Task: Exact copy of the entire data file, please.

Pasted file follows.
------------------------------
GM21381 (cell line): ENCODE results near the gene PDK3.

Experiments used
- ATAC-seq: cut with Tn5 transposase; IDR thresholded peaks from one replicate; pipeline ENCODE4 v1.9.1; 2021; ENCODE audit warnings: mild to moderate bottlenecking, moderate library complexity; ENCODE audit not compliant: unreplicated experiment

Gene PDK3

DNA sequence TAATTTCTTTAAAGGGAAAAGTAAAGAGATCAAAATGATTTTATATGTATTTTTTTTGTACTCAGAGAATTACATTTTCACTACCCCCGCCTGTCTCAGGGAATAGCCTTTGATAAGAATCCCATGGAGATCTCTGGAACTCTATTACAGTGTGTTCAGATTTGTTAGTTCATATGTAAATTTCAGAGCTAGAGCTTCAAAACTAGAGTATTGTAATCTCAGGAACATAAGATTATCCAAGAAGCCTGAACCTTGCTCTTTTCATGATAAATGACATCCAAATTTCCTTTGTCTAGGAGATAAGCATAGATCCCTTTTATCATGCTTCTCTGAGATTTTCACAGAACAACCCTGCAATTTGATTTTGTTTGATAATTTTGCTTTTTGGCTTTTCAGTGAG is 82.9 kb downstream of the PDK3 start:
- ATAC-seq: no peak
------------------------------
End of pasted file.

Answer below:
GM21381 (cell line): ENCODE results near the gene PDK3.

Experiments used
- ATAC-seq: cut with Tn5 transposase; IDR thresholded peaks from one replicate; pipeline ENCODE4 v1.9.1; 2021; ENCODE audit warnings: mild to moderate bottlenecking, moderate library complexity; ENCODE audit not compliant: unreplicated experiment

Gene PDK3

DNA sequence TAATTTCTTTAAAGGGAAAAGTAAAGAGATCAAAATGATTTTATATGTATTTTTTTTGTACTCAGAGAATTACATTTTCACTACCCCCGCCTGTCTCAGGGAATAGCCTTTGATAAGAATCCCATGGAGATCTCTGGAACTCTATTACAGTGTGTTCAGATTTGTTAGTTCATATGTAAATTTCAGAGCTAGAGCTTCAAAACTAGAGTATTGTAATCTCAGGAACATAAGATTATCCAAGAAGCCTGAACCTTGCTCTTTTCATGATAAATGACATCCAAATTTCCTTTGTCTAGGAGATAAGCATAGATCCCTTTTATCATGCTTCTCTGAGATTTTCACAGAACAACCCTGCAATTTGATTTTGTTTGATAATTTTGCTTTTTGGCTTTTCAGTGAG is 82.9 kb downstream of the PDK3 start:
- ATAC-seq: no peak